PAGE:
REGION — San Diego County schools are allowed to reopen for in-person teaching starting today, a day after a flurry of businesses throughout the county resumed indoor operations.
Today marks two weeks since San Diego County was removed from the state’s COVID-19 watch list and nearly three weeks that the county’s case rate has remained under 100 cases per 100,000 people.
Remaining below that metric has paved the way for K-12 schools to reopen for in-person teaching, but many districts are expected to take a cautious approach to reopening.
Schools that choose to reopen must follow state guidance, including mandatory face covering usage for students in third grade through high school, increased cleaning and disinfecting practices and implementing a six-foot distance requirement, where possible, in classrooms and non-classroom spaces.
On Monday, San Diego County businesses including movie theaters, gyms, museums and hair and nail salons resumed indoor operations, with modifications, under newly issued state guidance. Restaurants, places of worship and movie theaters are only allowed up to 25% occupancy or 100 people — whichever is less. Museums, zoos and aquariums are also required not to exceed 25% occupancy.
Monday night, the county implemented a new policy that restaurant patrons sitting indoors must wear masks at all times, except when eating or drinking. Outdoor patrons may still remove masks while not consuming food or beverages.
Gyms, dance studios, yoga studios and fitness centers may operate with 10% occupancy. Hair salons, barbershops, tattoo parlors, piercing shops, skin care and cosmetology services and nail salons may operate indoors with normal capacity, but a new policy states they must keep an appointment book with names and contact information for customers to track potential future outbreaks.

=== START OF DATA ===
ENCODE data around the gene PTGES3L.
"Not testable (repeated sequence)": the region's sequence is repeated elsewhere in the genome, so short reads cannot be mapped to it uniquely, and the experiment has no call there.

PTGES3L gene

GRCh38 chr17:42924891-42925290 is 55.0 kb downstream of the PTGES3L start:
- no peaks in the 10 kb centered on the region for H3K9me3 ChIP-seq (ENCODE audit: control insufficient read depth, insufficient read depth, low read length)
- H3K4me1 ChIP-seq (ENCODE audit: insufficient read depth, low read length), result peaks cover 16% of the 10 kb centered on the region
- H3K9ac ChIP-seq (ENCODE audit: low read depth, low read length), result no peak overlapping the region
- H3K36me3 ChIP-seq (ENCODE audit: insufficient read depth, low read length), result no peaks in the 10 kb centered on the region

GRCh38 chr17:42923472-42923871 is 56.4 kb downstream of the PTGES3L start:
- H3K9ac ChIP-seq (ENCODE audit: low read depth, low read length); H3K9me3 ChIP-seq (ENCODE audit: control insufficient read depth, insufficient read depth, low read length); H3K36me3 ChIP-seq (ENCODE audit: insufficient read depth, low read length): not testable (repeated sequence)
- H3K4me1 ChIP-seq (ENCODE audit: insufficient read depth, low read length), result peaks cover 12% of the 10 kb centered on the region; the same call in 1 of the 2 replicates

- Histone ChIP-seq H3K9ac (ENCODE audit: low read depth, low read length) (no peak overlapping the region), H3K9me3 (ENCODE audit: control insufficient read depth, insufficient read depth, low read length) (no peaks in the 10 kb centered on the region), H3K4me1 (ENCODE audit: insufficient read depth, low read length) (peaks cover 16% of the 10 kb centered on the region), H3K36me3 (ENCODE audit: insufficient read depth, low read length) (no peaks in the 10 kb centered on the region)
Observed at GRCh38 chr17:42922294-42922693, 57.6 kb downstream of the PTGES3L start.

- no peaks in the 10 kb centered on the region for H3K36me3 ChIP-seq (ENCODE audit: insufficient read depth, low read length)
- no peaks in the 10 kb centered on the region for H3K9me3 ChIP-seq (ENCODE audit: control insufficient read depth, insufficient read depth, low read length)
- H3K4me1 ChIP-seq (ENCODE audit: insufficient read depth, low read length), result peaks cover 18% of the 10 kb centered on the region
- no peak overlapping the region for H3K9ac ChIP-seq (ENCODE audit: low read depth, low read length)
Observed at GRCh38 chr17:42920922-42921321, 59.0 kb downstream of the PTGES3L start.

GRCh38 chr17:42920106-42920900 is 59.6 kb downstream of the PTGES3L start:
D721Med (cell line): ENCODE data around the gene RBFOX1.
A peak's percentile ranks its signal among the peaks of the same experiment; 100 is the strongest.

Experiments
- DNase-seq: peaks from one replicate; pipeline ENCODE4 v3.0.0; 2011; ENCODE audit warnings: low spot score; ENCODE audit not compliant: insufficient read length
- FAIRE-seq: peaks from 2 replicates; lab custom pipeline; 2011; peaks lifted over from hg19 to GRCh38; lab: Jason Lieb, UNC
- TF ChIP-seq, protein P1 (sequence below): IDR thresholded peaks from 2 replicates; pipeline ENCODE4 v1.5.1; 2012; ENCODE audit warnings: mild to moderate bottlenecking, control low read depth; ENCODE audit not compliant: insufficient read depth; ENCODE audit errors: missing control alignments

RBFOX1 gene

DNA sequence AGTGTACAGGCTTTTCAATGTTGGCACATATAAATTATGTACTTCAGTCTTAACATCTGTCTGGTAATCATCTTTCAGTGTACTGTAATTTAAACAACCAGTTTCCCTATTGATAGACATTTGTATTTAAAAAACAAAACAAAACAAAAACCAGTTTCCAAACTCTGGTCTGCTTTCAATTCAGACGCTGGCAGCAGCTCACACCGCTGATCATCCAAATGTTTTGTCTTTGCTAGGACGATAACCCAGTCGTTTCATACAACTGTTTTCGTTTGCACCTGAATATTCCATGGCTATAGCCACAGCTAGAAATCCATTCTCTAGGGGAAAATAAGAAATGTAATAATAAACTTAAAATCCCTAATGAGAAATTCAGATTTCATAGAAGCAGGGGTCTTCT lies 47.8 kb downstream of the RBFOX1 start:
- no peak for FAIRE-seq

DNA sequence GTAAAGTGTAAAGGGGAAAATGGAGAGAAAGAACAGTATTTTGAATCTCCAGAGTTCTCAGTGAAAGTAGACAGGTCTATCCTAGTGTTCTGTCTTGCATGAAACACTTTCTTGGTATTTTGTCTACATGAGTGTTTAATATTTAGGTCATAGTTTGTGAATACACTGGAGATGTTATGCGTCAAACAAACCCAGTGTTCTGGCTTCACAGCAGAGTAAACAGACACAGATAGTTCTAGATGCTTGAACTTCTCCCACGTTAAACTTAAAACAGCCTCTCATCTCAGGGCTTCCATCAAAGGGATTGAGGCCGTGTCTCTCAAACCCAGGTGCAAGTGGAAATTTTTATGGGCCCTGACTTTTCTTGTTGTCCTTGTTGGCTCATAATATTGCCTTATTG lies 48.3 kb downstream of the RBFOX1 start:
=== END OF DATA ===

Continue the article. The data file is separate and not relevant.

San Diego County Supervisor Greg Cox thanked San Diegans for working hard to bring the case rate down but offered a word of caution on Monday.
“This is not a green light, this is a yellow light,” he said. “We can’t gun the engine of the economy full throttle yet.”
Dr. Wilma Wooten, the county’s public health officer, said the county would follow state guidelines that retail businesses are to be restricted to 50% occupancy. Wooten said she was seeking clarification on grocery stores for
the same restriction.
All indoor businesses must still abide by social distancing and face-covering mandates, as well as having a detailed safe reopening plan on file with the county.
County public health officials reported 304 new COVID-19 cases on Monday, raising the county’s cumulative cases to 38,604. No new deaths were reported, keeping the county’s deaths tied to the illness at 682.
Of 5,731 tests reported Monday, 5% returned positive, raising the county’s 14-day rolling positive testing rate to 3.7%, well below the state’s 8% guideline. The seven-day average number of tests performed in the county is 6,543.
On Monday, San Diego State University reported another 13 students, some of whom live in campus housing, have tested positive for COVID-19. They join seven other students who tested positive for the illness last week. None of the students have attended any in-person classes.
An SDSU statement said the university had taken direct action with the students who live in university-owned housing.
“Three of the cases live on-campus at Zapotec, Villa Alvarado Apartments and South Campus Plaza North,” the statement said. “Two on-campus students have been moved to a designated isolation room, per SDSU’s Office of Housing Administration COVID-19 protocol. The other student was already isolating away from campus, prior to seeking testing this weekend. All are recovering well.”
A total of 31 SDSU students have contracted COVID-19 since March.
Of the total positive cases in the county, 3,111 — or 8.1% — have required hospitalization since the pandemic began, and 750 — or 1.9% — were admitted to an intensive care unit.
County health officials reported two new community outbreaks Monday, bringing the number of outbreaks in the past week to 16.
The number of community outbreaks remains well above the county’s goal of fewer than seven in a seven-day span. A community setting outbreak is defined as three or more COVID-19 cases in a setting and in people of different households in the past 14 days.